The local hospitality industry is set to rake in an estimated N$315 million within the oncoming months from the five international conferences scheduled to take place in Windhoek. International institutions are choosing Namibia as the host country for conferences, with the Deputy Minister of Environment and Tourism, Pohamba Shifeta, confirming that Namibia has become a favourable destination for international conferences. One of the biggest conferences scheduled is the 10th anniversary of the Adventure Travel World Summit, which for the first time is to take place on African soil.
Namibia was selected to host the Adventure Travel World Summit because of the country’s success story in wildlife conservancy. “Many countries learn from our national resource management programmes,” said Shifeta, adding that other countries learn how Namibian communities benefit and manage wildlife and the environment.
There are five international conferences scheduled to take place in Namibia this year. A rough calculation by New Era (newspaper) indicates that the hospitality and tourism industry would earn as much as N$315 million from those conferences. The earnings are based on the fact that each of the conferences would have an estimated delegates of about 1 500 people, of whom each is expected to spend as much as N$3 000 per day, for an average of 14 days for each of the five conferences. The estimated daily spending figure was availed by Conference Link, the local conference management company that organizes many of the international events in the country.
|Fast facts about Namibia’s Tourism Industry:|
|Estimated income over the next few months||N$315 million|
|5 International conferences in Namibia||10th Adventure Travel World Summit
11th Conference of Parties to UNCCD
IWA Water Reuse Conference
World Indigenous Business Forum
Southern African Inter-Municipal Games
|Number of delegates expected for each conference||1 500|
|Amount each delegate is expected to spend||N$3 000 per day|
|Average number of days per conference||14|
Executive member at Conference Link, Marelise Serfontein, says the average spending of N$3 000 per person per day excludes airfare to Namibia. “A conference delegate spends twice to three times the amount an ordinary tourist spends,” said Serfontein. She nevertheless emphasizes that the figures are estimates and not based on proper research.
Serfontein says more than 10 sectors benefit from the hospitality industry and the industry creates a lot of opportunities for development . “It is a low inset of the capital industry and even the unskilled labour force benefits,” she said.
Shifeta said the Adventure Travel Trade Association selected Namibia because the country “impressed tourism in the world,” and other countries duplicate what is being done in Namibia. “[Wildlife] poaching has gone down due to committees that maintain and protect wildlife,” he added.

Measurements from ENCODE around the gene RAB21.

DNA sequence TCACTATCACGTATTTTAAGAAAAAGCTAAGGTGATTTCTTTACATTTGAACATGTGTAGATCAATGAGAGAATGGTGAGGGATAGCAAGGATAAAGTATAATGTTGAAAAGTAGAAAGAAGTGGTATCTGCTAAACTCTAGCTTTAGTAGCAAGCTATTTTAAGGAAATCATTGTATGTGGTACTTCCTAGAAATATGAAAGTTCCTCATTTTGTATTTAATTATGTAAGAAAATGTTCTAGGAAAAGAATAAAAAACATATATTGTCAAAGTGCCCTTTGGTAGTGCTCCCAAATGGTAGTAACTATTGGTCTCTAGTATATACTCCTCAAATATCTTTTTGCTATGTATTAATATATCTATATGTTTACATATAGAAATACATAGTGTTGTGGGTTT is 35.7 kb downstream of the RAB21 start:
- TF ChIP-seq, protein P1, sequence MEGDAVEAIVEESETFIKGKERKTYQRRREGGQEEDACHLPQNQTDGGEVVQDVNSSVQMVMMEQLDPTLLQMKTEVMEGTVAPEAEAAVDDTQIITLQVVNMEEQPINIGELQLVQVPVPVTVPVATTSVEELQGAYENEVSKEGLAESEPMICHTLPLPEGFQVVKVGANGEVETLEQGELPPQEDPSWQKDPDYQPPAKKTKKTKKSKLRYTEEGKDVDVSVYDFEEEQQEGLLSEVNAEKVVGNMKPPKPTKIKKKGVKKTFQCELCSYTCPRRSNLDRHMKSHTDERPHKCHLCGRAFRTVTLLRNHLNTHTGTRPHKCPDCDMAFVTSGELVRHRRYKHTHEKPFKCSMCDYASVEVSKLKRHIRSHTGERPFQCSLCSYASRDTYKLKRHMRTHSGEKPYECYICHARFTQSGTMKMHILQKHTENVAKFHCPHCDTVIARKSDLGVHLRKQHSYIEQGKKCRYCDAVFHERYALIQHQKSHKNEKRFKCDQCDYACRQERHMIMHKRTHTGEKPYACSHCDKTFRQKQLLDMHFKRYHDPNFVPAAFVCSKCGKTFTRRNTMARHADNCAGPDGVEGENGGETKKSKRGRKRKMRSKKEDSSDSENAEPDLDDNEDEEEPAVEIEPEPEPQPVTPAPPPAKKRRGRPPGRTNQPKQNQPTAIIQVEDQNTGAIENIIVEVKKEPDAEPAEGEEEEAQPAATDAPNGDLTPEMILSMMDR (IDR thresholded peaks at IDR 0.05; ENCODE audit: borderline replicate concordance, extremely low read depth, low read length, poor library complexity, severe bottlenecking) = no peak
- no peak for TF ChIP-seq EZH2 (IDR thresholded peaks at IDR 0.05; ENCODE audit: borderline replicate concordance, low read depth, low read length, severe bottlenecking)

Shifeta says most of the accommodation has already been booked for the pre-summit on October 26, where approximately 3 000 national and international delegates will visit around the country. The summit will open on October 29 in Swakopmund. “Namibia will be exposed to the tourism industry as a result,” he said. Worldwide tour operators will be in the country from international associations and companies.
He estimated that thousands of dollars would be spent in the country seeing that delegates would stay for over 20 days for the summit. The summit is also expected to benefit local SMEs and artists. SMEs benefit from providing conference bags, transport, accommodation, entertainment, arts and crafts and catering services.
Another conference to be held in Namibia is the 11th Conference of Parties to the United Nations Convention to Combat Desertification (UNCCD) from September 16 to 27. According to Shifeta, this summit was offered to Namibia to host due to its good policies on climate and the implementation thereof. “Namibia was seen as an ideal venue to host the conference,” he said.
According to Serfontein the other conferences taking place in Namibia this year are the IWA Water Reuse Conference on October 27 to 31 in Windhoek, the World Indigenous Business Forum on October 15 to 18 in Windhoek and the Southern African Inter-Municipal Games on September 20 to 28 in Swakopmund.
“It has become customary to provide conference delegates with an option of pre and post conference tours. Tour operators normally create packages for specific conference delegates. This has a lot of potential to grow this market,” said Serfontein.
“From the conferences we are working on, we have realised that October will be a high occupancy season, most of the hotels have already been provisionally booked,” emphasised Serfontein.
Serfontein elaborated that Namibia has political stability, good infrastructure, a well organised society and business infrastructure, great weather, friendly people, unique experiences, clean cities, good roads, telecommunications as well as emergency services in terms of enhancing the potential of business tourism in the country.
However, some of the challenges faced in business tourism are the fact that there is no purpose-built facility in the country. “We do have conference venues that can accommodate conferences, but in order for us to attract more international conferences, we should have this facility,” said Serfontein.
Another challenge she highlighted is air travel seeing that Namibia only has a limited fixed number of flights coming into the country. “We cannot fly more people in for conferences at a time,” she said, adding that possible areas of improvement are skills development, marketing and positioning Namibia as a business tourism destination.
Date: 14 July 2013